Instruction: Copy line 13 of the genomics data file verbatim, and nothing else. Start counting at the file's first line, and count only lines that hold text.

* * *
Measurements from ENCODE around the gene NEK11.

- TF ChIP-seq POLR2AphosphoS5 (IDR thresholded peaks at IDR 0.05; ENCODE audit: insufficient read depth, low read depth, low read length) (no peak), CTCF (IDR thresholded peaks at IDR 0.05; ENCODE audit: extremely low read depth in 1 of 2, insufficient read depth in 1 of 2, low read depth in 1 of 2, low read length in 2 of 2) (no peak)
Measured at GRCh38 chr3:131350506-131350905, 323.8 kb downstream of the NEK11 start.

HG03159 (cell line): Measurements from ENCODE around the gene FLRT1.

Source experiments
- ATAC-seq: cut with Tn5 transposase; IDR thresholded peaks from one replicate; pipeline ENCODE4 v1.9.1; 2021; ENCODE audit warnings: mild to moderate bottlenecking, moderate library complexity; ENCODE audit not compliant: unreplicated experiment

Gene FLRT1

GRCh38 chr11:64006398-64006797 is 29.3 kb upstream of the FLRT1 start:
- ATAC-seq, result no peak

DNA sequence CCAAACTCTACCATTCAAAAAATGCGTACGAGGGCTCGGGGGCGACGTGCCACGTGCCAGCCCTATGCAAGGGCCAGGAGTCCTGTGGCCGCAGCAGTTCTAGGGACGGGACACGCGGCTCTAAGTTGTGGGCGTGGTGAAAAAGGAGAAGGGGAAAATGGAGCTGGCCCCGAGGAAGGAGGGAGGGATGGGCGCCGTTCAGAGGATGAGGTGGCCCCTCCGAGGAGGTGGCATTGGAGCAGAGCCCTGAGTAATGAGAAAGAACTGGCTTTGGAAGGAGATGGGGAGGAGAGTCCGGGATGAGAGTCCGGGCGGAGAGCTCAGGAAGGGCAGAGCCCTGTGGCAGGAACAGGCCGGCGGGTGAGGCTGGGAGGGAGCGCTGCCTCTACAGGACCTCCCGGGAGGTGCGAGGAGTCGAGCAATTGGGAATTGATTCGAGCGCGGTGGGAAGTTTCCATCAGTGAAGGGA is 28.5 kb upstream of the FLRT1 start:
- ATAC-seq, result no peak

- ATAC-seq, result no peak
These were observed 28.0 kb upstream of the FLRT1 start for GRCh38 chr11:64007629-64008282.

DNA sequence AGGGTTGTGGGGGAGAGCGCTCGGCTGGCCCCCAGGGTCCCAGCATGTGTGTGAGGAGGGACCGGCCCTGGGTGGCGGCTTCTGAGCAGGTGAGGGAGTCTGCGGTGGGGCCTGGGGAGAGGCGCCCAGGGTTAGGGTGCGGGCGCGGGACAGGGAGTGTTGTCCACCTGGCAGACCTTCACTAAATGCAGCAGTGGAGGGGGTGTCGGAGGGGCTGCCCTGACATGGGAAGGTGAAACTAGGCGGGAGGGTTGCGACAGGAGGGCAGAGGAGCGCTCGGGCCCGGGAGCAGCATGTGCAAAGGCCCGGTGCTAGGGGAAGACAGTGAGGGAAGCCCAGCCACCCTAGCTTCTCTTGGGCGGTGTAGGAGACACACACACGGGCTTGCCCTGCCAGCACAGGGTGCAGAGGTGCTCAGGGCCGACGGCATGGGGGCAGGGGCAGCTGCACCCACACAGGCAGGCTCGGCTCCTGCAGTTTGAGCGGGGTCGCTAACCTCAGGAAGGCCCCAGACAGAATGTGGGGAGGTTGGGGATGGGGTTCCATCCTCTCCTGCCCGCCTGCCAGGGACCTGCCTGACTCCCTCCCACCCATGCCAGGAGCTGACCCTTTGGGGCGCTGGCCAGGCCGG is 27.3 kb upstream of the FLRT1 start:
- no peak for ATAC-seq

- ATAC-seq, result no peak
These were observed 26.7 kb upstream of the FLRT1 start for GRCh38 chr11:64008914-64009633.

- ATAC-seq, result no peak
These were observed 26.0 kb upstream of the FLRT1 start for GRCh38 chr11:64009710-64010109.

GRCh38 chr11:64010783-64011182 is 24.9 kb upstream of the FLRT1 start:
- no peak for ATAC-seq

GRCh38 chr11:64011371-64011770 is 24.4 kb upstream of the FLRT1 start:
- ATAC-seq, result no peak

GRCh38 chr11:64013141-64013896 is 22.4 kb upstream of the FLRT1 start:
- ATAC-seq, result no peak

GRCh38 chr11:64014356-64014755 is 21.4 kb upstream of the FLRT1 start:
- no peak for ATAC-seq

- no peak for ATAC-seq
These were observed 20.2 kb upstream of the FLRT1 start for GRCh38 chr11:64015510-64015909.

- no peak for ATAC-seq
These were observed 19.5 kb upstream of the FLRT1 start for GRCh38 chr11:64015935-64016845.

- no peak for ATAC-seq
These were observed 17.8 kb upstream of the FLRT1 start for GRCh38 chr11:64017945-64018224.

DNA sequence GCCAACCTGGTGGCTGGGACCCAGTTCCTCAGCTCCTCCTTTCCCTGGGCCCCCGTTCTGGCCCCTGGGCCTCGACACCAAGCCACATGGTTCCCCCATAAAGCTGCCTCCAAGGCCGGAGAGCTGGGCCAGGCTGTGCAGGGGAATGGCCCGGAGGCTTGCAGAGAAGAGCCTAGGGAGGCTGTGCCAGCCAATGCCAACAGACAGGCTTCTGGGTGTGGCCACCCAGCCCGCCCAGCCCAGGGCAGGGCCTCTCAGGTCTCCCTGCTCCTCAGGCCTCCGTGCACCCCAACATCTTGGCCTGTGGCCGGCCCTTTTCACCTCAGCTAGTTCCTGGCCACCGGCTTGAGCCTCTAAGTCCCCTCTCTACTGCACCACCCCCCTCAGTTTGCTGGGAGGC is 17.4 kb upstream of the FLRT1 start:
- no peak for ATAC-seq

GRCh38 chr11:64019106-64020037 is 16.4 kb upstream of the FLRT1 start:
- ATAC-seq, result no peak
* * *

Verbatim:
These were observed 28.0 kb upstream of the FLRT1 start for GRCh38 chr11:64007629-64008282.